One of the most pleasant sounds to fall asleep to is likely the calm, docile atmosphere of a herd of buffalo feeding on grass. They peacefully shuffle across the field, heads down in an almost non stop chewing motion, occasionally grunting and mooing at each other when visibility in the bush is too dense to keep contact by eyesight. Big, deep sniffs and exhales give a sense of the size of each individual animal, and convey the apparent pleasure that is had during the feeding bonanza. Buffalo herds tend to move around their homerange in circles, depending of the size of the habitat, feeding most of the time and stopping about twice a day to lie down for a session of ruminating and sleeping. As ruminants, buffalo burp, and not fart – for the best fart sounds in the bush, you will never be let down by the elephants.
The recording above is a compilation of a feeding herd of buffalo slowly making its way to and past the mics. As the entire duration of them approaching and passing my equipment lasted over thirty minutes, I have compiled some snippets to give a general overview of the event.
While buffalo are regarded as dangerous, there is relatively not much danger from a herd – the protection that they enjoy from being with a large number of their own species is generally attributed to this. The danger tends to come more from the old stragglers, known as daggaboys – lone, male buffalo that are not capable of keeping up with the pace of the herd any longer. It is also believed that they are generally just a bit tired and fed up with life, women and children, and thus prefer the company of their lonesome selves.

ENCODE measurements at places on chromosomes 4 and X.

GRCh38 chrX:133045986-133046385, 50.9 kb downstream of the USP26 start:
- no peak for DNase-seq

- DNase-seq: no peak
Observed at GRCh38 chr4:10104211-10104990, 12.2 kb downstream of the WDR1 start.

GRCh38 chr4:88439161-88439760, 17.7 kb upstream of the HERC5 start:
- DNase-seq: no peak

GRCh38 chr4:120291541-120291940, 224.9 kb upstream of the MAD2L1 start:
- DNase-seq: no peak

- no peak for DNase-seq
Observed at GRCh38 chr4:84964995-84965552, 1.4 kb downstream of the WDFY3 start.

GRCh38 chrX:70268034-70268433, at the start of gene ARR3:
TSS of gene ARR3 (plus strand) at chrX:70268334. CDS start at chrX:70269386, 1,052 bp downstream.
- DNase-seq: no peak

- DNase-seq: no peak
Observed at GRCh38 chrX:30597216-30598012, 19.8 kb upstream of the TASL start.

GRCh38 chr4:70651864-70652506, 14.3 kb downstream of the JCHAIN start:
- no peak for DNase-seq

Daggaboy buffalo are some of the most dangerous big mammals in the African bush for the simple fact that they play no games, give no warnings, and don’t tolerate humans getting close. They are known to hide in the bush when they see a human approaching on foot, only to ambush them out of nowhere when they haplessly pass by, often resulting to the death of or severe injuries on the part of the human. In that sense it is also wise to be on your guard when there is a herd around, because a straggling daggaboy might have taken offence with your presence and has unbeknownst to you circled you to attack you from behind.
That all being said, the recording above displays a daggaboy in a perhaps rare state of enjoyment, taking a mud bath at approximately 3am during a recording session with my mics set up on the perimeter of a sodic site – a sandy patch of soil full of nutrients often visited by big African mammals. Mud baths are taken for various reasons, one of which being to rub off parasites such as ticks, a job also performed by oxpecker birds feeding off the back of infested mammals.